The climate for women to take center stage in video games could not be more perfect. Our culture is prone to outrage over any random thing that is worth complaining about and one of them is the whole sexism in video games. I play an absolute unreal amount of video games and to be honest with you… it’s not a hedonistic den of debauchery that Anita Sarkeesian would have you believe. Can we just pause and appreciate her for a moment?
She is absolutely gorgeous. Dammit, Anita! Why do we have to fight on opposing sides of logic and reason? Imagine her tenacity shedding light on the truly lopsided aspects of video games that could use work.
For instance, there are still a great deal of games without the focus being on a lead female protagonist. This isn’t sexist. This is just simply an area that is left unexplored for the most part. Think of all the lead female protagonists you can. There are quite a few but the primary ones generally include Lara Croft, Bayonetta, Jade, Nariko, Alice… and it starts to trail off. You start clutching at straws. Some say Resident Evil but Claire appeared with Leon and then Chris. Jill appeared with Chris. It is no different than Commander Shepard. Women or the female world are very rarely highlighted in the digital world. No matter which game you’re playing, generally the game is going to appeal to the male for whatever reason. The male is the failsafe. We’re into some funny stuff we think women will think we’re weird for. When Bayonetta came out and every man got the demo … we knew the presentation was a little over the top be we argued the mechanics were amazing… because they are. But do you really need to be over the top to get the lead? Nariko certainly wasn’t but she ran around in a band-aid for five hours.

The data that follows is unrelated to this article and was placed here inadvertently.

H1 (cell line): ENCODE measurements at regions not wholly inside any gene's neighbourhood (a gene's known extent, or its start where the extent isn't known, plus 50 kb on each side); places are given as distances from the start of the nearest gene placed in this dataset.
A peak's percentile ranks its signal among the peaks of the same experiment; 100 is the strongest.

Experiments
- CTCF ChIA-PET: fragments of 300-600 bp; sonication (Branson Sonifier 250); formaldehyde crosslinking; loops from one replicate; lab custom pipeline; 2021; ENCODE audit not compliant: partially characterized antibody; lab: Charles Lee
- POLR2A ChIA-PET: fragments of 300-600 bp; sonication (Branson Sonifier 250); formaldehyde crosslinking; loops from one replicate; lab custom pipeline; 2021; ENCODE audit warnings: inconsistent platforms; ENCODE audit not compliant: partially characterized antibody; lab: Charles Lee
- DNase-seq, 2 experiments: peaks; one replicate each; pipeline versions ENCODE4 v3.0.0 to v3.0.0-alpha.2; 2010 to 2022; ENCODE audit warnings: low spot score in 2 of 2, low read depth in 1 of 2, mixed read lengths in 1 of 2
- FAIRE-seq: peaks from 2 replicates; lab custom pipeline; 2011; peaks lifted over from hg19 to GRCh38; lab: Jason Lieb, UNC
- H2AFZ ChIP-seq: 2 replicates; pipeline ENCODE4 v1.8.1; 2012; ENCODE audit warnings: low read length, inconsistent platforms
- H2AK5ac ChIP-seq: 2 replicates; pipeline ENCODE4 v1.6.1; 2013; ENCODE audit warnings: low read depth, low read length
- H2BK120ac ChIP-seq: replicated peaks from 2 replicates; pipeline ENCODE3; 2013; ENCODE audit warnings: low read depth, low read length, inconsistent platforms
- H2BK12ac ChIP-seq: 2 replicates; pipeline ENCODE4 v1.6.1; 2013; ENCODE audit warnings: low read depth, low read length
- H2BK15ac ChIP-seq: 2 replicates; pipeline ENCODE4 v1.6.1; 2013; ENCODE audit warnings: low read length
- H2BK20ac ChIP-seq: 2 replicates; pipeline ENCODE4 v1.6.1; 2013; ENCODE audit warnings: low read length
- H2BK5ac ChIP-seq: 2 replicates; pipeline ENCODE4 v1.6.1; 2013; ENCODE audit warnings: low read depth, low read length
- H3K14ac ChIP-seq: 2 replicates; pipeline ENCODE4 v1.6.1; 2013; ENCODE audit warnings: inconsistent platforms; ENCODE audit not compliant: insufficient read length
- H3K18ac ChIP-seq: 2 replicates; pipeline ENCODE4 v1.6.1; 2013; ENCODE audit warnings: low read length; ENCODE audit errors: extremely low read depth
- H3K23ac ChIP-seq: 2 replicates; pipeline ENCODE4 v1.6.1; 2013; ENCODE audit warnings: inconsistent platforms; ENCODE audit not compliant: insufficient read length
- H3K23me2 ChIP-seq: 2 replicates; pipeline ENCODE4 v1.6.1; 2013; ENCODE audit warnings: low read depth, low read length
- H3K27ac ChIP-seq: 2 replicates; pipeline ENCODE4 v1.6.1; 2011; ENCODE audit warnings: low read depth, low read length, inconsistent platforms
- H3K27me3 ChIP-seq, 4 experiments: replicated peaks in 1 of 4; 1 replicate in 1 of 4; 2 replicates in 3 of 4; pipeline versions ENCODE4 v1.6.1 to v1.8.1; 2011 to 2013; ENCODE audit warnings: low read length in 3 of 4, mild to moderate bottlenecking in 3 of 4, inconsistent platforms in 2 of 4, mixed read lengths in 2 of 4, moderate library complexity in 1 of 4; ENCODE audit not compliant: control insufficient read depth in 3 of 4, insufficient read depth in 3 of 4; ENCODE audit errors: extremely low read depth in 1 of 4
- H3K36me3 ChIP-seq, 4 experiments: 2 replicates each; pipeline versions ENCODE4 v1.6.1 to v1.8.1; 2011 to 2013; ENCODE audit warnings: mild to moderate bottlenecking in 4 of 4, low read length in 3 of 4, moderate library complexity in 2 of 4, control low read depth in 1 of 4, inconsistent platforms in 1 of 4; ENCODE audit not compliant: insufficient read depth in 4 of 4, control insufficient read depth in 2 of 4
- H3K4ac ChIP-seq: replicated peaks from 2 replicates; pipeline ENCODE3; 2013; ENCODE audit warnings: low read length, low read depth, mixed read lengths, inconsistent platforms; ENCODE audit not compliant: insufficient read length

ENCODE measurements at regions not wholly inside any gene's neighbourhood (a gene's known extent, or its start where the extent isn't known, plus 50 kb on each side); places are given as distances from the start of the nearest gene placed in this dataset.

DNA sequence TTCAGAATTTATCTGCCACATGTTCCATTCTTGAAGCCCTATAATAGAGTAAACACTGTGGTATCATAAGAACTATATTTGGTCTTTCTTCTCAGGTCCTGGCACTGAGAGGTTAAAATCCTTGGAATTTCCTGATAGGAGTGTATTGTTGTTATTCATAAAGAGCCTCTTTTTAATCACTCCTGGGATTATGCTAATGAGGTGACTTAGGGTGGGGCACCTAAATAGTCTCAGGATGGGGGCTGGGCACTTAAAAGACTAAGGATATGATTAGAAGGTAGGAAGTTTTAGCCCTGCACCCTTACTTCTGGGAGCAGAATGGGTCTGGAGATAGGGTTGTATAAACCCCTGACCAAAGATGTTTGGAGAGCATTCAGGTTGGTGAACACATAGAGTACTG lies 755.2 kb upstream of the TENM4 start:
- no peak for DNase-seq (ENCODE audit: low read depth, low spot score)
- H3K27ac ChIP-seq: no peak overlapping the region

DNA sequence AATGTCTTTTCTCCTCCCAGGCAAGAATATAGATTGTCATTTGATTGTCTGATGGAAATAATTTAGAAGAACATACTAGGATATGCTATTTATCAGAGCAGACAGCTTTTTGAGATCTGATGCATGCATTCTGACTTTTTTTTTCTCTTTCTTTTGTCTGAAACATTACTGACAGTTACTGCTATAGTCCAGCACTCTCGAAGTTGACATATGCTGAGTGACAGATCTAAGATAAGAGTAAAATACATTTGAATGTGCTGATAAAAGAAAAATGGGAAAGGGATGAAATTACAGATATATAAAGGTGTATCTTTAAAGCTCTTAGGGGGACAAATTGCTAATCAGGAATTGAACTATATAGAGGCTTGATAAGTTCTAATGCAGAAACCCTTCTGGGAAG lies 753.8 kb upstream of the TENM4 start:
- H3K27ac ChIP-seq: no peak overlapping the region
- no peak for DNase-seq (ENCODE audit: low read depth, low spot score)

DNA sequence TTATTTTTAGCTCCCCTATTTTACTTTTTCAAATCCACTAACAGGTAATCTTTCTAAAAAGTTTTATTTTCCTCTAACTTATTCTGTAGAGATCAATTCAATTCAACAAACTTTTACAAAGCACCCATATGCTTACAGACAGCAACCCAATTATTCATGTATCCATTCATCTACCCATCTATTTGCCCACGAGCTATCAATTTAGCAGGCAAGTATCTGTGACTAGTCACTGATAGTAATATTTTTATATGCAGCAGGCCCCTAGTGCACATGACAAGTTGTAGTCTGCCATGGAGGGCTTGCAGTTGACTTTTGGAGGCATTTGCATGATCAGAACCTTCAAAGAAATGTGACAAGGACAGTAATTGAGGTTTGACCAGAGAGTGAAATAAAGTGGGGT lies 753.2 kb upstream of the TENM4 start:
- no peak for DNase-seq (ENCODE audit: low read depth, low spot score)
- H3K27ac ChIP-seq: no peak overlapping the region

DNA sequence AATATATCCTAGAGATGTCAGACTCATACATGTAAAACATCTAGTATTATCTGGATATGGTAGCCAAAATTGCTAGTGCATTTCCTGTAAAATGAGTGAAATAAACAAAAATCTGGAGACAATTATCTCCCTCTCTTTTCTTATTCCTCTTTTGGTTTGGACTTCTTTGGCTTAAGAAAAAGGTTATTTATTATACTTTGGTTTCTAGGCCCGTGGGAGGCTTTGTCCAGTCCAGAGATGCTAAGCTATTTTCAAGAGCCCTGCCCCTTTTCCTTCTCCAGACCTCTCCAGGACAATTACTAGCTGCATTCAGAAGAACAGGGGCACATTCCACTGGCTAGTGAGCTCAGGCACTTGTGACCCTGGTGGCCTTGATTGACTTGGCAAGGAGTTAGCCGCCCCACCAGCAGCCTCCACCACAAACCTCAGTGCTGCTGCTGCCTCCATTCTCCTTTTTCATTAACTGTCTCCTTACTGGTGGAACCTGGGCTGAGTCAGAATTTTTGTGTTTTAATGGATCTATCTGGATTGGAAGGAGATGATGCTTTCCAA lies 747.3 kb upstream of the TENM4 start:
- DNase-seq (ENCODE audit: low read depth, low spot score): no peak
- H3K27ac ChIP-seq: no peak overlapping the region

Lara Croft says no. Really? Ms. “OG” Double-D Triangle cups doesn’t think you have to be over-the-top to get the lead? Maybe with her reboot. The sexy was toned down and she’s just a lady trying to survive. Mechanically, Nathan Drake has demonstrated her “femininity” isn’t really a driving point. In fact, other than this scene:
her femininity isn’t even really that big of a deal. Ubisoft attempted to capture some of what would make a woman a unique assassin with AC:Liberation…
Aveline can wear one of three outfits which affect her movement as well as combat. A neat way to approach the topic. Men were men, they did men stuff. However, a black woman has options in New Orleans. Since the game originally appeared on the Vita, it does not have as much flair or focus as a traditional title. It works absolutely phenomenally as a portable Assassin’s Creed game, admittedly. Then of course there is Fetch:
Fetch is all personality… She is mechanically no different than her male counterpart so kudos to Laura Bailey for infusing her with so much flair, she is remembered for being a rockin’ lady.
Women are everywhere in video games…
Just to show off a few… All these ladies are great. They all add character to the world; a great world. They are all players in the world just as much as me holding the controller. They all do their part. How interesting would it be to play as one of them with their motives? I’d imagine the theoretical game would be heavy on ethical and moral choices and more emphasis would be put on playing “the social game” with the characters but what about their environment?
That is exactly where Life is Strange nails it. Light spoilers to follow.